would be confronted by a multi licity of lawsuits, burdening the court system while creating the risk of inconsistent rulings and ontradictory judgments. In contrast to proceeding on a case-bycase basis, in which inconsiste t results would magnify the delay and expense to all parties and the court system, this class acti n will present far fewer management difficulties while providing unitary adjudication, economie of scale and comprehensive supervision by a single court. 76. Members of th Class almost invariably lack the means to pay attorneys to Given the complexity of the issues presented here,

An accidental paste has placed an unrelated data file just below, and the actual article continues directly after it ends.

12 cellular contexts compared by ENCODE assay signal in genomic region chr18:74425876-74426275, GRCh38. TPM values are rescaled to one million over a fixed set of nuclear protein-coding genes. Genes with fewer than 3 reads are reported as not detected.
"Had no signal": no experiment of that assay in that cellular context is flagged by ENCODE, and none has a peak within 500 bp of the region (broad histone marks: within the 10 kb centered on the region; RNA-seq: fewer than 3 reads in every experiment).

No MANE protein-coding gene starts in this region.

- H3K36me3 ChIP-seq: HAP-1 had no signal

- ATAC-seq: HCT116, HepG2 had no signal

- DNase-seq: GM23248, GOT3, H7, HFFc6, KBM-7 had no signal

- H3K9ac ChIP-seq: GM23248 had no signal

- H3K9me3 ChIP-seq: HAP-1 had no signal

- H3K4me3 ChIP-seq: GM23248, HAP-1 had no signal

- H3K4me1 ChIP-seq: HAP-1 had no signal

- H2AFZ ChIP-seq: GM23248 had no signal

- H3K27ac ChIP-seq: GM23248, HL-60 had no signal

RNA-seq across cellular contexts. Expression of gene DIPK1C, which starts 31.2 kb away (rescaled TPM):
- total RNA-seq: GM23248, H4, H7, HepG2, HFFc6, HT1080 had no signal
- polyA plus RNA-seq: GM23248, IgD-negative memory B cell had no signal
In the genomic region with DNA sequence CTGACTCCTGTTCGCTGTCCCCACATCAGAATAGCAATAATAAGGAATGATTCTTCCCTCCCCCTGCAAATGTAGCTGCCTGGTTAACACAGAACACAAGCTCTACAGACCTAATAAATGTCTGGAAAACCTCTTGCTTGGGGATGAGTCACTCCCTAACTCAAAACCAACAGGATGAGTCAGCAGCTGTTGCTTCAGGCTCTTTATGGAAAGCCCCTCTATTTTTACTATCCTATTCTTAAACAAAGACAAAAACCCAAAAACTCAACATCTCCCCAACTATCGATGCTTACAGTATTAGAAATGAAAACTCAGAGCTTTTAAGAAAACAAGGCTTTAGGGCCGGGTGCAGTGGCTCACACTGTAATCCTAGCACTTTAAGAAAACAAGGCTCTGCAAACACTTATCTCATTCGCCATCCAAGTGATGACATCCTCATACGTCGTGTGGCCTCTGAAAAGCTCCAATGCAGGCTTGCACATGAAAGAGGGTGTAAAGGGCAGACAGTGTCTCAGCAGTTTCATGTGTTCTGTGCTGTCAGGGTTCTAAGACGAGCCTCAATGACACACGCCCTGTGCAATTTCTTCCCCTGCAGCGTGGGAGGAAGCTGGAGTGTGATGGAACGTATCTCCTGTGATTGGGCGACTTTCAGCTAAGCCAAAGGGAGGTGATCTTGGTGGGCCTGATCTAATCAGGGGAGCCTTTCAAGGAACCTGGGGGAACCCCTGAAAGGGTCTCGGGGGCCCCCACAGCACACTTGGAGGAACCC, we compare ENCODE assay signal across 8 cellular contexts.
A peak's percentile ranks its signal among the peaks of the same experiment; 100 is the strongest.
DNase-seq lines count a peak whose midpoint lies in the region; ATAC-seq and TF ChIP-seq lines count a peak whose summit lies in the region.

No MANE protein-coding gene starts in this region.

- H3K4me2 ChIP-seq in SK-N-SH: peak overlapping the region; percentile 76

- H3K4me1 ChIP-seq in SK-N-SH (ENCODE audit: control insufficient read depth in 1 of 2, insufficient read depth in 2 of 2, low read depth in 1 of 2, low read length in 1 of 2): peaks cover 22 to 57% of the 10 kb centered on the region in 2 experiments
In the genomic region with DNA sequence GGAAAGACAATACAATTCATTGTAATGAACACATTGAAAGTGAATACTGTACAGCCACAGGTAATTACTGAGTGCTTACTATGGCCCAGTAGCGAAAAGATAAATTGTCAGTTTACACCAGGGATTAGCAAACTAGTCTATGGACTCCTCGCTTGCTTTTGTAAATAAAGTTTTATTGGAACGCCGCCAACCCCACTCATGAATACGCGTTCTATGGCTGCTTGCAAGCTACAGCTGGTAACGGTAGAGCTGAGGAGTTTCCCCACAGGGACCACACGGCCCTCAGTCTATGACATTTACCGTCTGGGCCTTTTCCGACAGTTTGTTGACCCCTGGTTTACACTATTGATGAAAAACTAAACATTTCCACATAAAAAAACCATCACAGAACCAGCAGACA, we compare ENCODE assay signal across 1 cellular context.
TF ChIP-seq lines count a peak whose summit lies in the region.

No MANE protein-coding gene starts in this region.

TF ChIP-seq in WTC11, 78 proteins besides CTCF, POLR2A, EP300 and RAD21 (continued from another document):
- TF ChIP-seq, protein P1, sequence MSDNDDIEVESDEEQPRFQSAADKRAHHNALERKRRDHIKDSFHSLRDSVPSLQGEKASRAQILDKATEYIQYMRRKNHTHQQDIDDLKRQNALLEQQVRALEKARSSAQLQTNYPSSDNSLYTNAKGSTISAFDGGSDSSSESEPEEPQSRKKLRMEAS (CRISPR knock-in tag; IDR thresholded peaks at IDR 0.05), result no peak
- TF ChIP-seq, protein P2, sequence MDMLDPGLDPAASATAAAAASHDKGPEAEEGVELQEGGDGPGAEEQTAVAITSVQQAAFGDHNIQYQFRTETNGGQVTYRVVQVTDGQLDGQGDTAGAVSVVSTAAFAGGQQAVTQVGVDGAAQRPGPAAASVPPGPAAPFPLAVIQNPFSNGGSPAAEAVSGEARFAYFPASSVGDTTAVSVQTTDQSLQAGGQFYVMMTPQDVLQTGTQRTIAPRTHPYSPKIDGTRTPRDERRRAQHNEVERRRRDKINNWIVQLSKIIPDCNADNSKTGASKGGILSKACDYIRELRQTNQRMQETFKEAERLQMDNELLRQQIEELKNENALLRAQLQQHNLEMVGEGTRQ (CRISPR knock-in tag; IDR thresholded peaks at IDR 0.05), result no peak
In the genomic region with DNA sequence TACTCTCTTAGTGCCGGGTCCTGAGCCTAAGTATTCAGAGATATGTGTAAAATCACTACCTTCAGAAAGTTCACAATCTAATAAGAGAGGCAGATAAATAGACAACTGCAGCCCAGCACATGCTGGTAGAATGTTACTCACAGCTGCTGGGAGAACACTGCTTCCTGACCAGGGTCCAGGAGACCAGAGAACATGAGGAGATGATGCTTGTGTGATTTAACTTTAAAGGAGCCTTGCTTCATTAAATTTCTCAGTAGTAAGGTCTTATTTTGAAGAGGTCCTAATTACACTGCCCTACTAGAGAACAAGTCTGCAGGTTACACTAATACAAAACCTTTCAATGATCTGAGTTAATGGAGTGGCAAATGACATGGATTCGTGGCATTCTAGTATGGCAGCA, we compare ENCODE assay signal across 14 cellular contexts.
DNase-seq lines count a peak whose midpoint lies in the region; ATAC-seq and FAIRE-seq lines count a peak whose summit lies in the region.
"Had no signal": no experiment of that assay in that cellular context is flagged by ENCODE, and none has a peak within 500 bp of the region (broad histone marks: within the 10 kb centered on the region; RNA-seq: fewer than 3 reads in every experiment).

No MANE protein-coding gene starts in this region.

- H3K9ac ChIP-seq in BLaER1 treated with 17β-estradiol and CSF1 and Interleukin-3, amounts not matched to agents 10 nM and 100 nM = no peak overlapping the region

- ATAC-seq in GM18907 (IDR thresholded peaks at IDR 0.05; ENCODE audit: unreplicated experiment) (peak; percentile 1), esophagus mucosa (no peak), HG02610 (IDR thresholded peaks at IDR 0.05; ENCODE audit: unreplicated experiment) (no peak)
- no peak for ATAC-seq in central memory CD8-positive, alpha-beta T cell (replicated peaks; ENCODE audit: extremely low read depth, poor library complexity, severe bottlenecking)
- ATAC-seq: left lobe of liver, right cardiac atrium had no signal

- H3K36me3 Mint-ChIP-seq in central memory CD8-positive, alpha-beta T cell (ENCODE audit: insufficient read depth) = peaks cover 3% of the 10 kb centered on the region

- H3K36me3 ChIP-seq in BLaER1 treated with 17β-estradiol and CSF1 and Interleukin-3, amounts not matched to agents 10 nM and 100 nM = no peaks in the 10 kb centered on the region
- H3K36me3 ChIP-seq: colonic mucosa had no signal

prosecute their claims indivi ually.
individual claims are not suffic ently sizeable to attract the interests of highly able and dedicated attorneys who will prosecute em on a contingency basis. Only by aggregating claims can
Plaintiffs gain the leverage nee ssary to pursue a just and global resolution of the issues raised in this Amended Complaint. 77. Plaintiffs and pu ative class members demand a jury trial for all issues so triable.
Plainti fs, on behalf of themselves and the Class, pray for an Order
certifying the Class and appoin .ng Plaintiffs and their counsel of record to represent the Class. COUNT I OF THE ILLINOIS CONSUMER EPTIVE BUSINESS PRACTICES GAINST ALL DEFENDANTS 78. Plaintiffs inco orate by reference FRAUD ACT
each and every allegation
Paragraphs 1 - 77 above as if fu ly stated herein. 79. Defendants' acti ns constitute unlawful, unfair, deceptive and fraudulent acts and onsumer Fraud and Deceptive Business Practices Act, 815 ILCS
practices as defined by Illinois 505, et seq. 80.
Plaintiffs and ea h member of the Class are consumers within the meaning of the